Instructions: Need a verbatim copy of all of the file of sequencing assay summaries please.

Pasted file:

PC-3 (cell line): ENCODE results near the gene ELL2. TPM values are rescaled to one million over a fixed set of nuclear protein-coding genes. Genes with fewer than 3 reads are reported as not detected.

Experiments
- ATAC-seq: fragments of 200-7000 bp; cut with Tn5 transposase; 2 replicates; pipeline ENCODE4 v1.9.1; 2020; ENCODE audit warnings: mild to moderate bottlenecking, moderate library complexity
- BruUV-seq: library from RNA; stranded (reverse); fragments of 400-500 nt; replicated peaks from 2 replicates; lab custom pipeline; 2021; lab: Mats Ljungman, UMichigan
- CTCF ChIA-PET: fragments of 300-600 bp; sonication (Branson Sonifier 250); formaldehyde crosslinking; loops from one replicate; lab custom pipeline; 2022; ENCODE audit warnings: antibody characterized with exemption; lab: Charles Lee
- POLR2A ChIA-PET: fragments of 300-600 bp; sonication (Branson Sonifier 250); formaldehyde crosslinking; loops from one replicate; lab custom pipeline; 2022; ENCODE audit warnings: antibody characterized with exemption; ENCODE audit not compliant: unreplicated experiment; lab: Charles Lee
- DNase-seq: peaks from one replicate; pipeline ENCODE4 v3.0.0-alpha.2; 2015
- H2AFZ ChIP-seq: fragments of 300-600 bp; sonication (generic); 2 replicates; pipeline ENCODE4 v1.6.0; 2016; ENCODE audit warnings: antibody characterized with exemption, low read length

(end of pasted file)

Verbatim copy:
PC-3 (cell line): ENCODE results near the gene ELL2. TPM values are rescaled to one million over a fixed set of nuclear protein-coding genes. Genes with fewer than 3 reads are reported as not detected.

Experiments
- ATAC-seq: fragments of 200-7000 bp; cut with Tn5 transposase; 2 replicates; pipeline ENCODE4 v1.9.1; 2020; ENCODE audit warnings: mild to moderate bottlenecking, moderate library complexity
- BruUV-seq: library from RNA; stranded (reverse); fragments of 400-500 nt; replicated peaks from 2 replicates; lab custom pipeline; 2021; lab: Mats Ljungman, UMichigan
- CTCF ChIA-PET: fragments of 300-600 bp; sonication (Branson Sonifier 250); formaldehyde crosslinking; loops from one replicate; lab custom pipeline; 2022; ENCODE audit warnings: antibody characterized with exemption; lab: Charles Lee
- POLR2A ChIA-PET: fragments of 300-600 bp; sonication (Branson Sonifier 250); formaldehyde crosslinking; loops from one replicate; lab custom pipeline; 2022; ENCODE audit warnings: antibody characterized with exemption; ENCODE audit not compliant: unreplicated experiment; lab: Charles Lee
- DNase-seq: peaks from one replicate; pipeline ENCODE4 v3.0.0-alpha.2; 2015
- H2AFZ ChIP-seq: fragments of 300-600 bp; sonication (generic); 2 replicates; pipeline ENCODE4 v1.6.0; 2016; ENCODE audit warnings: antibody characterized with exemption, low read length